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Identity vs. Career: The “Writer or Author” Debate Simplified

25 Feb

As you may have noticed from my previous posts, I opt to use the word Writer as opposed to the word Author. Why make the distinction? What is the difference between the two?

Many people would seem to be under the impression that being an Author is better than or preferable to being a Writer. Why is this? Maybe because it sounds more prestigious? Maybe because, as Jo Eberhardt puts it in her blog,

Conventional wisdom seems to suggest that anyone can claim to be a writer, but an author has super-powers, writes at lightning speed, kills bad plot bunnies with nothing but a red pen, and rescues kittens before breakfast.

This is true, in a sense. Not the super-powers part – the part about anyone being able to claim to be a Writer. That is what makes being a Writer so wonderful. Anyone can do it. It comes with no prerequisites, no contracts . . . not even skill or talent is necessary for one to be a Writer. You’ve simply got to enjoy what you do.

Another part of this definition is simply technicalities. One needs to publish something in order to be considered an Author. Dean Wesley Smith sums it up like this:

— A Writer is a person who writes.

— An Author is a person who has written.

Chances are this guy isn’t an Author just yet – but he is a Writer.

In other words, being an Author is largely dependent upon others, about how well you are liked or appreciated – it is a state of interdependence between many different subsets: you, your agent, your editor, your publisher, your audience, etc. You don’t need anyone else to be a Writer. You write, and that is that.

Of course, Writers can become Authors, but be warned – if you start identifying yourself as an Author and leave the title of Writer behind you, chances are you are focusing more on the finished product and your own image than the art of actually putting words onto paper. This is bad. Every Author must first and foremost be a Writer, simply because the word Author puts the emphasis on the person, whereas the word Writer puts emphasis on the craft, where it should be.

Finally, interchangeability between these two words has nothing to do with level of skill or talent. There are talented Authors and there are Writers who are just as talented. In fact, I would go so far as to say that often Writers are more talented than Authors (see my previous post “How To Read Books Without Going Crazy” .) So regardless of how you choose to identify yourself, know that it has no bearing on how good you are at the craft.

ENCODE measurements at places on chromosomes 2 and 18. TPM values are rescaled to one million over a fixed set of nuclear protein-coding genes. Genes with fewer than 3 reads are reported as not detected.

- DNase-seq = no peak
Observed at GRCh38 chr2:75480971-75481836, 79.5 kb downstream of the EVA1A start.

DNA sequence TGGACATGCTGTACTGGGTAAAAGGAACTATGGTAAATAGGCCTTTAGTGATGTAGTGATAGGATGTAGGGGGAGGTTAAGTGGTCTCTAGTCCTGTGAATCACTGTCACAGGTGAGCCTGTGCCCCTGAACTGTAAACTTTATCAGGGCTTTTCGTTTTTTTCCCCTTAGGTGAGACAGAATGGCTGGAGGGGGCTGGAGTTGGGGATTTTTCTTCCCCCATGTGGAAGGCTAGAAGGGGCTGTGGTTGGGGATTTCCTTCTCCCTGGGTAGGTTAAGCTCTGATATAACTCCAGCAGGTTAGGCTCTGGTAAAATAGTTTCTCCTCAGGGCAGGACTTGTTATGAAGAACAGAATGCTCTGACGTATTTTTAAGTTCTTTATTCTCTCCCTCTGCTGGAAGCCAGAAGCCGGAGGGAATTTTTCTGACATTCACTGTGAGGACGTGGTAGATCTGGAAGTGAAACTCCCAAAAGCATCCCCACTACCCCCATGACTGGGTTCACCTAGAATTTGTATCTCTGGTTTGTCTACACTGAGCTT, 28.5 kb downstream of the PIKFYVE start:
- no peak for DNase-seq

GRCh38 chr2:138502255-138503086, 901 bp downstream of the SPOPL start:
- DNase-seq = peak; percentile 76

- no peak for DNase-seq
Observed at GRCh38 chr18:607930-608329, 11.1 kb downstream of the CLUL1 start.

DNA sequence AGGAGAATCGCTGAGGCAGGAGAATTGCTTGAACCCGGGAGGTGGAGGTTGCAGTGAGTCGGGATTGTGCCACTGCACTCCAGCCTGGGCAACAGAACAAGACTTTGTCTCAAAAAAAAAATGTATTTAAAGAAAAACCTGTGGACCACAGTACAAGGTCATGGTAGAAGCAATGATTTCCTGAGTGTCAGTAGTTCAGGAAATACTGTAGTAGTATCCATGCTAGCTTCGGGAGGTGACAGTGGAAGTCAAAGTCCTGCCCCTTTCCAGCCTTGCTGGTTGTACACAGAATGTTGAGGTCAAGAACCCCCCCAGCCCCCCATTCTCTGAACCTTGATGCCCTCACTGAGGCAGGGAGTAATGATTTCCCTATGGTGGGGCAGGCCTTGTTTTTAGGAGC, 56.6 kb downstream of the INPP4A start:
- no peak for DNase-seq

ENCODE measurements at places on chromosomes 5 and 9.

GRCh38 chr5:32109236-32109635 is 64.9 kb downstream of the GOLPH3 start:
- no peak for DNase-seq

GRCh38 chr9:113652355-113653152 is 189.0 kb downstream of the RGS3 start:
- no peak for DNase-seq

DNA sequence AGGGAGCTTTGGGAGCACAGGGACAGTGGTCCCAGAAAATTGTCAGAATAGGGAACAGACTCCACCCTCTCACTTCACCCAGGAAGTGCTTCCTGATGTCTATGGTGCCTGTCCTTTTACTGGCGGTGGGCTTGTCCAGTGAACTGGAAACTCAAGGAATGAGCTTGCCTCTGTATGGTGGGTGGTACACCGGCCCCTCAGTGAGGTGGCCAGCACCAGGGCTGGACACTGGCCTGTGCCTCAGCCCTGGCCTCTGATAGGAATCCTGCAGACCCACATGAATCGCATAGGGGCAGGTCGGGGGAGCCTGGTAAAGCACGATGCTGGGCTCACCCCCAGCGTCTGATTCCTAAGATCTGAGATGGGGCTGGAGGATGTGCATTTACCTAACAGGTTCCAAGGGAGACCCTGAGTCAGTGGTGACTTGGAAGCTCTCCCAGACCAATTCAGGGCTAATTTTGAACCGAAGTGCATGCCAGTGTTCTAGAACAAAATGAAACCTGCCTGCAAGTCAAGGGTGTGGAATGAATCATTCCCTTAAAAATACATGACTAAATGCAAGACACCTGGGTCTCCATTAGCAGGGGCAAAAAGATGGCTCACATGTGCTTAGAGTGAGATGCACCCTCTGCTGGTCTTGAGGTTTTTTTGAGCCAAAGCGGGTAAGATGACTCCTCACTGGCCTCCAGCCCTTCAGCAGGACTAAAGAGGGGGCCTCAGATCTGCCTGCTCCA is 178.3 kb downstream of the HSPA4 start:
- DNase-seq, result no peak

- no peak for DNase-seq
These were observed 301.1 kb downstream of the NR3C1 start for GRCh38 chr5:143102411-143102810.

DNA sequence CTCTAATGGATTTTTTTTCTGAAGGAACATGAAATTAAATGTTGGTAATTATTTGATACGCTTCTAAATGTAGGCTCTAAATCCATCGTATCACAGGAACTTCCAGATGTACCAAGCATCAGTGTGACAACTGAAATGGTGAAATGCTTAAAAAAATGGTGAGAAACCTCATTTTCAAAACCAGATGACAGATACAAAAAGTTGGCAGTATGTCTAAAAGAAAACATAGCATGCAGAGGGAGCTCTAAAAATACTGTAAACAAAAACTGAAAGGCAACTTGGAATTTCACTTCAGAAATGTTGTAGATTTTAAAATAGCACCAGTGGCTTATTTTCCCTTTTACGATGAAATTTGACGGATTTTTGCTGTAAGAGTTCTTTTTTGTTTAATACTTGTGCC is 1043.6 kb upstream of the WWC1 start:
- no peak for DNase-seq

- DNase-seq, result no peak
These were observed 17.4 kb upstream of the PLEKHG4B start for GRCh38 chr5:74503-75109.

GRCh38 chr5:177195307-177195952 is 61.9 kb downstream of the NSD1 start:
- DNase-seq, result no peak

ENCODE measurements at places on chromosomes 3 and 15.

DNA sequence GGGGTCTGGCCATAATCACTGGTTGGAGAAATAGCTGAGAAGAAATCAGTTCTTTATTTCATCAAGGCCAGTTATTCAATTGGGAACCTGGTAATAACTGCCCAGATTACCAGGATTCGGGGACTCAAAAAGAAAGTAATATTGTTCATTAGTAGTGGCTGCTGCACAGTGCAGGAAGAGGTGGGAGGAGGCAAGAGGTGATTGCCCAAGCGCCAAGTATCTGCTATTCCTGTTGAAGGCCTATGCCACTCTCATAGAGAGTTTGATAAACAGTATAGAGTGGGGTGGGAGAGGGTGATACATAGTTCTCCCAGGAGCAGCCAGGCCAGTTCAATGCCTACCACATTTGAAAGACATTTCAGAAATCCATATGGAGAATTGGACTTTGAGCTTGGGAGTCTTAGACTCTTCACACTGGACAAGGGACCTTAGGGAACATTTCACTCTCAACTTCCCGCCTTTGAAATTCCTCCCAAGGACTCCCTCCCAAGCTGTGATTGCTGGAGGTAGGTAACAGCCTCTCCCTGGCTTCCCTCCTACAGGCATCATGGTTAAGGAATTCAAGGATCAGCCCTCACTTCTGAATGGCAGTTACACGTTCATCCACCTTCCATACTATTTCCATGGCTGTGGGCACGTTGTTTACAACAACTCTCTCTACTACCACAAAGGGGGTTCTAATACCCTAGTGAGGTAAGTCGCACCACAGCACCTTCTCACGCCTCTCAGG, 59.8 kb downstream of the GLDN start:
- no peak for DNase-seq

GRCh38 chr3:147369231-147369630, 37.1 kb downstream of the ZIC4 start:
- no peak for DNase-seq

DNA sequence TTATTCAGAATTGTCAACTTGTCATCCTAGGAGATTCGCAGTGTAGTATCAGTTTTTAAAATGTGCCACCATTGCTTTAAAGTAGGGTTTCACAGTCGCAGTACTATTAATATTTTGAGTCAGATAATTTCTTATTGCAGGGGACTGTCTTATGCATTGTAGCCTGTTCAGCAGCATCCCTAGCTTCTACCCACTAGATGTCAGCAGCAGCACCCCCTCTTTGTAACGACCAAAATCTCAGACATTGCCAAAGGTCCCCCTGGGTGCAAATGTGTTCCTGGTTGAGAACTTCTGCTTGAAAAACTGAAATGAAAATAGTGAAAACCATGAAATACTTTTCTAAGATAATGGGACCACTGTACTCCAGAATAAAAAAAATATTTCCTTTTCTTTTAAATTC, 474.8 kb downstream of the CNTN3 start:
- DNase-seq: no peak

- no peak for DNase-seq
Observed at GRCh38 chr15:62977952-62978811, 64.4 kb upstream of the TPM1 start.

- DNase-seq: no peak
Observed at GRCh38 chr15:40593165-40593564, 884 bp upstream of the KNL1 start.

The author of the blog Chronicles of Harriet sums up the difference the most eloquently:

Being a writer is an identity; being an author is a career.

That is why I choose to identify myself – and to address the readers of my blog – as Writers rather than Authors. It is who we are, regardless of what else we decide to do with our lives. We could be students, lawyers, plumbers, doctors, maintenance workers, or circus performers, but we are always Writers.

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1 Comment

Posted by on February 25, 2013 in Writing

 

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One response to “Identity vs. Career: The “Writer or Author” Debate Simplified

  1. ab4

    March 2, 2013 at 1:28 pm

    Thank you for this! It was excellent and clarified some ideas and questions I’d had bouncing around in my head for awhile. 🙂 However, I was thinking about a very similar idea the other day and based on my conclusions then, I think I would even take this a step further: rather than calling myself a writer, I would say “I write”. That puts the focus not on me, but where it should be- on the great art we practice. It helps keep you on your toes about the active-ness of an artist’s (artist is the one word I’ll keep in noun form because it doesn’t have a neat, compact verb version) vocation and life. In addition, it protects you against people who jealously guard terms like “writer” as some sort of title to be earned. If I said I was a singer, people would probably think I was a pretentious twit. But if I say I sing, they say “oh, that’s cool.” And I can say “I do some acting” but not “I’m an actor”, “I do photography” but not “I’m a photographer” and so forth. To my ears, “Well, I write, and I sing, and I draw, and I do photography” etc sounds a lot more… well, appropriate, for lack of a better word, than “I’m a writer and a singer and a photographer blah blah blah”. (I suppose there’s some element here of whether you’re on the path to becoming a professional, but that is perhaps another debate).

     

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